Wendy Lind 0000-00-00 00:00:00
EIGHT YEARS AGO CHRISTIAN Rammerstorfer gave his wife Elizabeth an anniversary gift that she wasn't expecting, and at the time, not sure she even wanted. As the ensuing years unraveled, the gift became especially meaningful for the couple, a chance of survival for a small sorrel colt, and an inspiring example of how determination and patience can truly be life changing. THE RAMMERSTORFERS DISCOVER THE RESILIENCY OF A MAGNUM CHIC DREAM RESCUE COLT. The story begins in 2004, when Christian was the Oregon State University Equine Extension Specialist. One day in January of that year, he received a call about a group of horses that were being starved by a local owner. The sheriff's department had gotten involved, seizing 19 horses, one of which succumbed to starvation soon after, and a rescue group was subsequently trying to place the horses in long-term care situations. Ironically, Christian and Liz, both NRHA Professionals, had a tie to the case, training a mare for the neglectful owners in the past. When the mare didn't make the cut for a performance horse, the owners decided to breed her to a local stallion. Knowing that would result in a less than desirable result, the Rammerstorfer's recommended breeding the mare to NRHA Million Dollar Sire Magnum Chic Dream, who they felt would provide the genetics to counterbalance the mare's behavioral short comings. Now, three years later, the resulting yearling colt and his dam were among the list of neglected horses. Somewhat stunned because they had known nothing of the abuse going on, Christian contacted the animal rescue to offer a home for the soon to be two-year-old. He was informed, however, that the scraggly sorrel colt was unlikely to make it. "In addition to his terrible body condition, they believed he had a cleft palate and would need to be euthanized," Liz recalls. "At 20 months old, his weight was estimated to be between 300 and 400 pounds. He had a body-condition score of 1 out of 9." With impressive educational backgrounds (Christian has a PhD in Equine Nutrition and Exercise Physiology while Liz has a Master's Degree in the same field); the Rammerstorfer's knew that prognosis didn't bode well. As Liz explains, The Henneke Body Condition Scoring system–the industry standard for evaluating the nutritional status of a horse–defines a score of 1 as such: bone structures are easily noticeable, the animal is extremely emaciated, while the backbone, tail head, and hook bones project prominently. At a score of 3, an animal is considered to be in a state of neglect. Survival A few months later, in July of 2004, the horse rescue program contacted the Rammerstorfer's with good news: the two-yearold colt had turned the corner and was still alive. As luck would have it, the suspected cleft palate was actually an abscess, successfully treated and now fully healed. The Rammerstorfer's' hooked up their trailer and went to pick up the sorrel colt. At this point, Liz was apprehensive about what was surely going to be a long and trying project. Christian, however, did his best to put a positive spin on the whole endeavor. "It was close to our wedding anniversary date and Christian informed me that the colt was my anniversary gift!" she laughed. "At the time, this was something I was not entirely thrilled about, being given a wild, physically and psychologically challenged colt as my 'gift.' It seemed like more of a way for Christian to avoid making a shopping trip." In fact, Liz's initial concerns proved true. The colt wanted nothing to do with people. She described the process of catching and loading him in the trailer as a two-hour "exercise in patience." Long Road to Recovery Christian and Liz did ultimately get the colt home, and continued calling him by his existing barn name of "Titan." The couple began the arduous process of gaining his trust and teaching him the basics of being handled from the ground. It fully took the remainder of 2004 for the colt to accept being caught, handled, groomed, and trimmed by Christian, who also is a farrier. One of the major hurdles turned out to be Titan's intolerance of being touched on his head, especially his nose, which Liz attributes to treatment required by the initial abscess. Adding to Titan's list of health problems caused by malnutrition and stunted growth, the colt was a bilateral cryptorchid. Luckily, after a period of time, he was able to be castrated without surgery. "Needless to say," Liz laughed, "to this day he is not a fan of veterinary treatment. Our hope was that we could teach him to be a trusting, nice little citizen so he could be turned out to babysit the weanlings and yearlings in the pasture." While the Rammerstorfer's were doing everything in their power to get Titan's condition where it should be, their background in equine nutrition told them it would have to be a carefully monitored process. "It was very important from the beginning of his rescue that Titan was fed in an appropriate nutritional plane: not too aggressively to cause accelerated compensatory growth which can lead to developmental orthopedic disease," Liz explained. She said to this day, Titan's diet consists of quality alfalfa and Purina Strategy fed in appropriate amounts, with access to a mineral/salt block. Especially impressive given the challenge of his first few years, is the fact that Titan has never received additional supplements or any type of joint injections. Model Student In the midst of Titan's rehabilitation, Christian and Liz were heading up the Equine Science Program at Oregon State University, where they taught a colt training program. In 2005, Titan's three-year-old year, Liz decided to use the gelding as a class demonstration. She figured he would be an ideal candidate. "I wanted to show the students what it was like to sack out and saddle a young horse with major trust issues; a horse who had also learned a lot of bad habits from his earlier days of being handled when he was unbroken, frightened, and sick," she said. In fact, Titan had displayed reactive behaviors such as flipping over, throwing himself on the ground, and being generally terrified. Liz's initiative proved to be spot on: Titan provided an ideal opportunity for students to observe how to deal with problematic behaviors, and even better, the more Liz worked with the gelding, the friendlier and more approachable he became. "As the students began riding their two-year-old prospects, I would ride Titan around in a hackamore while teaching class. He seemed to love being in the arena with everyone and everything going on," Liz recalls. The gelding also became happier and easier to catch in his pen. Though he was a three-year-old, Titan was still physically and mentally behind, weighing in at around 900 pounds and measuring a little over 13 hands. So for six months Liz did nothing but jog him around in a casual manner. This was fine by Titan, since he had not a clue how to lope. "Literally, he did not even know that loping was a possibility. He didn't even lope when he was out in the pasture with other horses playing," Liz recalls with amazement. "After six months of just jogging and guiding around for fun, we eventually convinced him to lope." At first, Titan would immediately stop after a few tentative strides at the lope, but with careful encouragement from Liz the gelding figured it out. Natural Talent Although he didn't initially look the part, Titan came from a reining background. Magnum Chic Dream, is the sire of some of the industry's leading performers. His dam, April Doc Bonanza, who Liz remembers being " a touch crazy and a bit stubborn," traces back to foundation performance horses such as Major Bonanza, Three Bars, King, and Leo. While Liz was riding Titan around as a four-year-old in 2006, she would introduce reining maneuvers to him in a low-key approach. She quickly realized that the gelding had a lot of promise. "He was so talented and it was so easy for him to turn and stop," she recalls, adding that the gelding wanted to stop from the get go, often putting her on his neck even from a trot. "After a while we had to find tiny, triple-ought sliders for him so he wouldn't hurt himself because he tried to stop so hard." Liz and Christian began hauling Titan to clinics they taught, other trainers' facilities, and local shows when it proved convenient. Though he seemed to enjoy the field trips, Liz said making Titan a show horse was never part of the plan. Instead, she focused on building up the gelding's stamina, spending a significant amount of time at the long trot in an effort to free up his movement. As he progressed in his conditioning, Titan developed an increasingly longer stride, and eventually became comfortable at a gallop. Christian and Liz Rammerstorfer Christian, a native of Austria, and Elizabeth, a native Texan, met at Texas A&M University. Christian was completing his Master's degree in which he had designed the first standardized exercise test for quantifying fitness in reining horses. Two years later, he completed his Ph.D. work with a study evaluating heat-stress. For her graduate studies, Liz followed suit with a research project that utilized Christian's exercise test for comparing methods of conditioning reining horses. Both served as teaching assistants for the colt training classes and Liz served as the assistant coach of the TAMU Horse Judging Team. Married in 1998, the couple began training reining horses at Jack Brainard's Diamond B Ranch in Aubrey, Texas. Christian later accepted a job to direct research and development at Purina Mills in St. Louis, Missouri. While the work was interesting, Christian realized he preferred working directly with horses, so the couple accepted a faculty position at Oregon State University in 2000. During their seven years at OSU, Christian and Elizabeth developed a popular industry-oriented equine science program, which included the Colts-In- Training Program and Sale, where students gain hands-on production and marketing experience. In 2008, the Rammerstorfer's relocated to Colorado where they ran their training business at the 6K Ranch in Elbert with a successful youth and non pro program while also starting colts and showing in the open divisions. Three years later, the couple returned to the West Coast to take advantage of year-round beautiful weather and the thriving California horse industry. The two NRHA Professionals currently train out of the Ross Ranch, just a few miles west of the Murrieta Equestrian Center, where they manage a successful training program of open horses and non pro clientele. In NRHA competition, Liz has earned over $22,000, while Christian has earned over $19,800. Given the Okay A year later, in March of 2007, Dr. Brady Bergin at the Oregon State University Veterinary Hospital examined Titan at Liz's request and gave the gelding a clean bill of health and soundness. Now, at five years old, Titan passed the flexion tests with flying colors and had matured to 14 hands and just over 1,000 pounds. It was at this point that Liz decided to try showing the gelding, knowing that he was now physically and mentally ready to handle the rigors of being a performance horse. "I took him to four shows in 2007, and he marked between a 71.5 and a 73.5. He either won his class or won money every time," Liz recalls. She describes winning the MEC/WCEF Spectacular Derby Limited Open Division Reserve Championship as the highlight of the year. "I never was able to get his AQHA papers since the original breeders didn't register him, but it was very important to me that his NRHA Competition License included his sire and that he would be an official money-earning offspring for Magnum Chic Dream," Liz explains. "I sent his hair sample to UC Davis for parentage verification and received the confirmation that Titan was indeed a son of Magnum Chic Dream. I sent this info and an explanation when I applied for his NRHA Competition License. So when Magnum went over the $1 million NRHA Sire mark last year, Magnum Rescue was an official part of the family." In a tribute to the struggle he overcame, Liz officially licensed Titan with the name Magnum Rescue. "Magnum Rescue may not be one of Magnum Chic Dream's highest earning progeny, but I do believe him to be one of Magnum's most remarkable offspring. I give a lot of credit to Magnum's DNA for making Titan who he is: a horse with a ton of grit coupled with a stellar attitude." In the Groove Since that auspicious start in 2007, Titan usually spends half the year turned out in pasture with the weanlings and yearlings, and Liz says the sorrel does "a magnificent job of babysitting the young stock and teaching them some manners." As with most trainers' own horses, Titan is last on the list to be ridden. "I've only taken him to a few shows each year, since he is my horse and I have to prioritize the client horses. But every time I take him to a show he makes me so proud," Liz said enthusiastically. "When I don't get in his way he can plus-half every maneuver and every now and then he gets a plus one on his right spin." Between 2007 and 2010, and with limited showing, Titan garnered $5,172 and numerous class wins in NRHA competition. The beginning of 2011 brought a lot of change for the Rammerstorfer's' when they moved their training operation from Colorado to Northern California. After the move, Titan's main pastime was enjoying his turn out time and intermittent trail rides. However, in May, Liz made a quick decision at the Rein for the Roses show, which was being held at the Brookside Equestrian Park-only 15 minutes from the Rammerstorfers' training operation. "On the last day of the show, I ran home and picked up Titan. I didn't even have time to give him a bath or clip him. I knocked as much dirt off of him as I could, saddled him up, warmed him up at the long trot," Liz said. "After stopping Titan a few times to get a feel for the ground, I sparked his turn and walked in the pen." The duo tied to win the novice horse open level 1 class. A month later Liz took the gelding to the Best in the West Affiliate show, marking a 73 to win another novice horse open level 1 class. On a roll, she decided to throw Titan in with the rest of the Rammerstorfer's' show horses and take him to the prestigious Reining By the Bay show in Woodside, California. There, the duo marked a 74 in what Liz describes as the thrill of her career. "I've marked 74s before, but I just can't describe what it meant to mark that on Titan," Liz said thoughtfully. She and Titan marked a 72.5 the next day, securing the circuit championship in the novice horse open level 1 division. Well Worth the Effort Fast forward to today, and Liz freely admits that Titan was the best anniversary gift Christian could have given her, despite its seemingly off-hand delivery. "Here we are years later and I like to go on and on to anyone who will listen about Titan's story and how he is the best anniversary gift ever!" she says with a smile. When asked how Christian could ever top that, Liz said he almost did this year. "On our 13th wedding anniversary, which immediately followed the Reining By the Bay show, Christian surprised me with rushed pictures from John O'Hara of Titan and my face when they called the 74 score!" Titan has become an amazing case study for rehabilitating abused horses. In April of 2004, the two Salem, Oregon women that owned the neglected horses received a deferred sentence by pleading guilty to three counts of animal neglect (the remaining 17 counts of neglect were dismissed). Placed on three years' probation, they paid a fine of $4,600, relinquished ownership to all their horses, and were prohibited from owning livestock for one year. Sadly, just a few months later the women were arrested on five counts of animal neglect related to their dogs. At the time they adopted Titan, Christian and Liz were told that all of the other neglected horses had been adopted; Titan was the last eligible for adoption due to his precarious health. Liz has kept in touch with a man in Eugene, Oregon, who adopted Titan's dam and has come to love her. For his part, Titan has developed into a handsome athlete with a unique personality. Liz describes him as the politest horse in the barn, always with his ears up. The gelding has never needed a set of front shoes, but is very particular about his farrier. "A few years back, when Christian broke his wrist and we had another farrier work on some of our horses, Titan freaked out," Liz explained. She also pointed out that the gelding has developed a trademark habit of whinnying loudly in the show pen, and a particular napping style: on his side, all four feet stuck straight out, ears pricked forward. "He looks just like a Breyer horse lying on his side," laughed Liz. "At nearly every show I have taken him to, someone has approached me about wanting to buy Titan. But he will never be for sale. He has a home with us forever," she said adamantly. "Ray Hunt once said, 'If given a little thought, a little understanding and a little common sense, the horse gives back in full measure.' Every time I ride Titan, it feels like he is happily repaying a favor."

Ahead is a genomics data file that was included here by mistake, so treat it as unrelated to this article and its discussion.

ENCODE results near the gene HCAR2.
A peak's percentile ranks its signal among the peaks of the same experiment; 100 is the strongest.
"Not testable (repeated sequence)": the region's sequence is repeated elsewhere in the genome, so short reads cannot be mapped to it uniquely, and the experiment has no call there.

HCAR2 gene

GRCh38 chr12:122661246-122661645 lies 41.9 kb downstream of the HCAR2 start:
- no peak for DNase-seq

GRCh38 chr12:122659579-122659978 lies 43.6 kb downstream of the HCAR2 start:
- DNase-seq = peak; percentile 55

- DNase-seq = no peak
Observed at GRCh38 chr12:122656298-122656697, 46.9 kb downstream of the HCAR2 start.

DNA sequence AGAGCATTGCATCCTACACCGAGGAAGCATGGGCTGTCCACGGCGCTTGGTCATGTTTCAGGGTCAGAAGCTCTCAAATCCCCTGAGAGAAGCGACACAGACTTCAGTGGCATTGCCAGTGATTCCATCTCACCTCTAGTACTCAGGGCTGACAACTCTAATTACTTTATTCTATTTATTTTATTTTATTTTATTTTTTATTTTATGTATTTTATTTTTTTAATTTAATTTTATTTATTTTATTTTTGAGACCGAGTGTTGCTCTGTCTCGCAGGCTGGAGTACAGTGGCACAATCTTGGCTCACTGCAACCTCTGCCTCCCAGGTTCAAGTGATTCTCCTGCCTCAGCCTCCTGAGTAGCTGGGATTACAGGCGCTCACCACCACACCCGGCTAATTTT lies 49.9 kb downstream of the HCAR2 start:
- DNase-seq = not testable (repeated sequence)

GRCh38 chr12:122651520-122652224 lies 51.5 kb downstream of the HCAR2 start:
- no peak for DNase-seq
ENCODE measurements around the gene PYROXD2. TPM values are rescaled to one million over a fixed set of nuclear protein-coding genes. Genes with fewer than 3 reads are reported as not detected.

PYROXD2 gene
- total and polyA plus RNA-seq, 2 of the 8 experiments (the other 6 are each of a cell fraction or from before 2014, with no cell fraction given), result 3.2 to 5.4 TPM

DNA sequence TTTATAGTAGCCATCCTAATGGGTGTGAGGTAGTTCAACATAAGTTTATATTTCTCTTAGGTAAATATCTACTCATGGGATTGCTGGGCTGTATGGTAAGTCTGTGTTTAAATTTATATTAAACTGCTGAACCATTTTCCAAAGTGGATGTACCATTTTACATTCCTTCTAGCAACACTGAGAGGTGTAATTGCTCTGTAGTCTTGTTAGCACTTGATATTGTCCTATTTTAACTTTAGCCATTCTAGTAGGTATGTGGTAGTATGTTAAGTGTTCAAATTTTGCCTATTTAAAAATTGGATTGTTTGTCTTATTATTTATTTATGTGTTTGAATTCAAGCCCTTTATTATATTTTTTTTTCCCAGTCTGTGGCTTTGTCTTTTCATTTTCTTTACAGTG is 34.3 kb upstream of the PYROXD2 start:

Published by National Reining Horse Association. View All Articles.